Domestic Abuse, Recovering Together (DART™) helps children and mothers get back on track after experiencing domestic abuse. We’ve evaluated DART and found that it was effective.
So that we can reach and help more children and families, we’re now scaling up our successful services. As part of this, we train practitioners from other organisations to deliver our programmes.
DART is the first service we’ve scaled up. So, to help us understand what works when scaling up a service, we carried out an implementation evaluation.
We’ll be using what we’ve learnt to improve the way we scale up other services in the future.
This report is part of our impact and evidence series.
Author: Isabella Stokes
Professionals thought the programme was important because it focuses on the relationship between the mother and her child, instead of working with them both in isolation.
After the training, professionals were enthusiastic about DART and said they felt confident about delivering the programme.
Although eight organisations had been trained, only two were actively delivering DART by April 2017. However, since our data was collected eight organisations have started delivering DART and more have expressed an interest in taking it on.
Professionals reported barriers to running the programme, many of which they did not foresee. These included problems with funding, staffing, transport, venues and issues with taking children out of school.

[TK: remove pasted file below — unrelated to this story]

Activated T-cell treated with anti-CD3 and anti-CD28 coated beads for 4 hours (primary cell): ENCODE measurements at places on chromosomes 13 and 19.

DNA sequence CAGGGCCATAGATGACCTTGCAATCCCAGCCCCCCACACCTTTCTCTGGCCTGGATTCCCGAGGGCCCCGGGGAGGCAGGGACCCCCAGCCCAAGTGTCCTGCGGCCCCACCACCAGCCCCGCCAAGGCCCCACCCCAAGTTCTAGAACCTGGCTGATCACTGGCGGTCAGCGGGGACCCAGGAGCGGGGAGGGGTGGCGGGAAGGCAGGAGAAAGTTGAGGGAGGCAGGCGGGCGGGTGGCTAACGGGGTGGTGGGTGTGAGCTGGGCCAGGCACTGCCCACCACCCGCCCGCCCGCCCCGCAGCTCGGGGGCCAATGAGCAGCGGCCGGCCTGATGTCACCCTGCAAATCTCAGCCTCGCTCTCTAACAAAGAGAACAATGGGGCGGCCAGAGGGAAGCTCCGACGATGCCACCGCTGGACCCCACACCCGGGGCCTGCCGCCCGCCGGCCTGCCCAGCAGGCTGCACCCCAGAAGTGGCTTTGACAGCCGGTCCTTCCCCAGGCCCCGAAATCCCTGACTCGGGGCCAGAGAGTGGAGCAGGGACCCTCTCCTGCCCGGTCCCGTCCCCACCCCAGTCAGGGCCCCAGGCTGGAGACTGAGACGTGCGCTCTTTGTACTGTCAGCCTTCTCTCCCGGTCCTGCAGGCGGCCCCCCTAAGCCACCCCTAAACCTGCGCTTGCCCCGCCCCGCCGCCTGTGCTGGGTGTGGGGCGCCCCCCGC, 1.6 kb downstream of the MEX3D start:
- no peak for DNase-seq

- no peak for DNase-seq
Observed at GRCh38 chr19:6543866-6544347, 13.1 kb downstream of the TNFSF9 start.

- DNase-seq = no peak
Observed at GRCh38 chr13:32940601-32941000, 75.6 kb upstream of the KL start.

Based on our findings, we’ve made improvements to the way we scale-up DART:
Please cite as: Stokes, I. (2017) Implementation evaluation of Domestic Abuse, Recovering Together (DART) scale-up: impact and evidence briefing. London: NSPCC.
We looked into the impact of scale-up sites delivering DART in comparison to families who previously attended the service at the NSPCC. The service is aimed at mothers and their children who've been affected by domestic abuse.
This insight briefing uses insight from NSPCC helpline contacts and Childline counselling sessions to highlight the impact of domestic abuse on children and young people during the coronavirus pandemic.
Read our information on what domestic abuse is, how to recognise it and how people who work with children can respond to it.
Understand more about the potential risks and impacts of children experiencing domestic abuse as well as what you can do to improve your practice when working with children and families.
Get more information on how the service works, the evidence base and who is eligible for it.
Explains what Scale-up is, how it works and how you can also implement and deliver NSPCC evaluated services locally to help more children and families thrive.